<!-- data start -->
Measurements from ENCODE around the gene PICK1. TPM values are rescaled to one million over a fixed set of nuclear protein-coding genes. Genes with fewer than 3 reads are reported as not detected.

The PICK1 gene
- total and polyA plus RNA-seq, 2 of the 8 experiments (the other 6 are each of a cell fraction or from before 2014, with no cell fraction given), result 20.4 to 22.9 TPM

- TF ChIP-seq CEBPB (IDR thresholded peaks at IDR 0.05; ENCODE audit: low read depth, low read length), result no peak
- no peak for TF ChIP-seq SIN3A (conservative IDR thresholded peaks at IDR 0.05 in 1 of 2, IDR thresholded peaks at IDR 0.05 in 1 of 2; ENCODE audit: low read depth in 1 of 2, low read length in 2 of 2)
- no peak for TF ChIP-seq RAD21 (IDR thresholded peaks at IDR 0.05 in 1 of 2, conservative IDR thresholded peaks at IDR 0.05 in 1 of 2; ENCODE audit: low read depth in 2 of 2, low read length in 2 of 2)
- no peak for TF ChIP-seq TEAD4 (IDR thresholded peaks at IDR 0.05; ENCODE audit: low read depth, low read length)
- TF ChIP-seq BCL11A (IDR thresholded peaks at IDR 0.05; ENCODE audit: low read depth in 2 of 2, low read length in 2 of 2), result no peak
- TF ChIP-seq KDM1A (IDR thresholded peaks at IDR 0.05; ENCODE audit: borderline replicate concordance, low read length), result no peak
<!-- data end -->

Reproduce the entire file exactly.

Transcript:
Measurements from ENCODE around the gene PICK1. TPM values are rescaled to one million over a fixed set of nuclear protein-coding genes. Genes with fewer than 3 reads are reported as not detected.

The PICK1 gene
- total and polyA plus RNA-seq, 2 of the 8 experiments (the other 6 are each of a cell fraction or from before 2014, with no cell fraction given), result 20.4 to 22.9 TPM

- TF ChIP-seq CEBPB (IDR thresholded peaks at IDR 0.05; ENCODE audit: low read depth, low read length), result no peak
- no peak for TF ChIP-seq SIN3A (conservative IDR thresholded peaks at IDR 0.05 in 1 of 2, IDR thresholded peaks at IDR 0.05 in 1 of 2; ENCODE audit: low read depth in 1 of 2, low read length in 2 of 2)
- no peak for TF ChIP-seq RAD21 (IDR thresholded peaks at IDR 0.05 in 1 of 2, conservative IDR thresholded peaks at IDR 0.05 in 1 of 2; ENCODE audit: low read depth in 2 of 2, low read length in 2 of 2)
- no peak for TF ChIP-seq TEAD4 (IDR thresholded peaks at IDR 0.05; ENCODE audit: low read depth, low read length)
- TF ChIP-seq BCL11A (IDR thresholded peaks at IDR 0.05; ENCODE audit: low read depth in 2 of 2, low read length in 2 of 2), result no peak
- TF ChIP-seq KDM1A (IDR thresholded peaks at IDR 0.05; ENCODE audit: borderline replicate concordance, low read length), result no peak